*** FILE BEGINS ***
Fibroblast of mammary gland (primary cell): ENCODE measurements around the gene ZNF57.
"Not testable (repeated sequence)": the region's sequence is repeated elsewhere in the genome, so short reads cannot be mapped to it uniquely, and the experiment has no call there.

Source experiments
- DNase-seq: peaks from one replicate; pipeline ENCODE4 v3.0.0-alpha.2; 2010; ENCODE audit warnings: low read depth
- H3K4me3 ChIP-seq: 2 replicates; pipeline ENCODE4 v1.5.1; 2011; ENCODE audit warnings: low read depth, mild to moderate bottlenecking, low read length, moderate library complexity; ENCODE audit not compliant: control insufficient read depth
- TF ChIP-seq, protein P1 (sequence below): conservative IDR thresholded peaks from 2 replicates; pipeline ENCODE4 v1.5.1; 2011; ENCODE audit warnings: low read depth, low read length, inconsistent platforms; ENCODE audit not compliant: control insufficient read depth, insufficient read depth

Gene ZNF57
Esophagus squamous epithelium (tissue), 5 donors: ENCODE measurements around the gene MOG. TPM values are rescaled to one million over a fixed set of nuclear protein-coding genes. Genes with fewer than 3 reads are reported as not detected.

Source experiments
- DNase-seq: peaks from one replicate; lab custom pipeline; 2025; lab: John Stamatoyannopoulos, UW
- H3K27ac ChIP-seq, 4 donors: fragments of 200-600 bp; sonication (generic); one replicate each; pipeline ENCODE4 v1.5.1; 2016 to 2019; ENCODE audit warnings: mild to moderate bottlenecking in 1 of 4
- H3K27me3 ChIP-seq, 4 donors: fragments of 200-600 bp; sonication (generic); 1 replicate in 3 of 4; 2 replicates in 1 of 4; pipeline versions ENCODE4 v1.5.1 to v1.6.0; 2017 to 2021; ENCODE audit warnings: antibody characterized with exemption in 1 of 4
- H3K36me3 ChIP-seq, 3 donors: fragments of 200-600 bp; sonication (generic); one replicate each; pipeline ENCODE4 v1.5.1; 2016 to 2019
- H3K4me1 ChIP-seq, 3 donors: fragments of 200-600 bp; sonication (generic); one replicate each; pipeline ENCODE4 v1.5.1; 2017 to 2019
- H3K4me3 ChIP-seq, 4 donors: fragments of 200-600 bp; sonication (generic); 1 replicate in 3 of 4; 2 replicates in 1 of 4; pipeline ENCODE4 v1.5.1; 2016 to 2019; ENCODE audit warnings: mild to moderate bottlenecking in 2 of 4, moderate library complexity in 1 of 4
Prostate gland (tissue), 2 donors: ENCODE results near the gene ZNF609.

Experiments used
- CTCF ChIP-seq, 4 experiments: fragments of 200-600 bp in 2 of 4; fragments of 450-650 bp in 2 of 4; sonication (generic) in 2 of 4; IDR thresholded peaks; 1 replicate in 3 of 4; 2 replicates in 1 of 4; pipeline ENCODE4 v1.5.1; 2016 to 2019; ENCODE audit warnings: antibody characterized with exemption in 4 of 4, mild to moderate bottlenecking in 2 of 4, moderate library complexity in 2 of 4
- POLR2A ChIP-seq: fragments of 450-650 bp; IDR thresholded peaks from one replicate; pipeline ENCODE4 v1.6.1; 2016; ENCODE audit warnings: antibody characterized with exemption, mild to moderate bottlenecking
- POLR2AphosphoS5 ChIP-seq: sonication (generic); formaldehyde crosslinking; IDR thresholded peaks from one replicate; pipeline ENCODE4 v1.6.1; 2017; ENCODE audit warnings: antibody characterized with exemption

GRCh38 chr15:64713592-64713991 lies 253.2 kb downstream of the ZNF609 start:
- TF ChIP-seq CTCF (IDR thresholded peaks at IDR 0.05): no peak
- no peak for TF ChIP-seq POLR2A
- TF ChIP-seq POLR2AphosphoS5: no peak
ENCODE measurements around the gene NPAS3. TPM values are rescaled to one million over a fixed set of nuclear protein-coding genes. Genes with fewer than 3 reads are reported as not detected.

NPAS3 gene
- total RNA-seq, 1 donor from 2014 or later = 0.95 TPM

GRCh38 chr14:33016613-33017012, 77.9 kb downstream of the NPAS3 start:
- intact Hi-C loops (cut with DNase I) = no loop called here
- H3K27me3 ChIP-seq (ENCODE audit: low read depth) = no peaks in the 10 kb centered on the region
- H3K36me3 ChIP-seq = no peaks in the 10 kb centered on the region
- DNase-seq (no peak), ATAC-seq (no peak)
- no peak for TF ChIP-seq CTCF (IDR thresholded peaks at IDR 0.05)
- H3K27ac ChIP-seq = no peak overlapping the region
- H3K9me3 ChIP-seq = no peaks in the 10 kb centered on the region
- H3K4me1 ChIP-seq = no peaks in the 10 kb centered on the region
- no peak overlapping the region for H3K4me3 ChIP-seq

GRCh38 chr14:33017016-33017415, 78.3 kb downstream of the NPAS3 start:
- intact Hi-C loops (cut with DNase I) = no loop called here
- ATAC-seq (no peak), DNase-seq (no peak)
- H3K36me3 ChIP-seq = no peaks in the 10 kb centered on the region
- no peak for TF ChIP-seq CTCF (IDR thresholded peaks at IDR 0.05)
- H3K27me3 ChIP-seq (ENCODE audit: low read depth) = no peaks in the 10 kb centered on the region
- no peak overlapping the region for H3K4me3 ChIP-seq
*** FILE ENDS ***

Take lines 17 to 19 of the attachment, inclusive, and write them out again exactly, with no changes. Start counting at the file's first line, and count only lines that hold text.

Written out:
Experiments used
- CTCF ChIP-seq, 4 experiments: fragments of 200-600 bp in 2 of 4; fragments of 450-650 bp in 2 of 4; sonication (generic) in 2 of 4; IDR thresholded peaks; 1 replicate in 3 of 4; 2 replicates in 1 of 4; pipeline ENCODE4 v1.5.1; 2016 to 2019; ENCODE audit warnings: antibody characterized with exemption in 4 of 4, mild to moderate bottlenecking in 2 of 4, moderate library complexity in 2 of 4
- POLR2A ChIP-seq: fragments of 450-650 bp; IDR thresholded peaks from one replicate; pipeline ENCODE4 v1.6.1; 2016; ENCODE audit warnings: antibody characterized with exemption, mild to moderate bottlenecking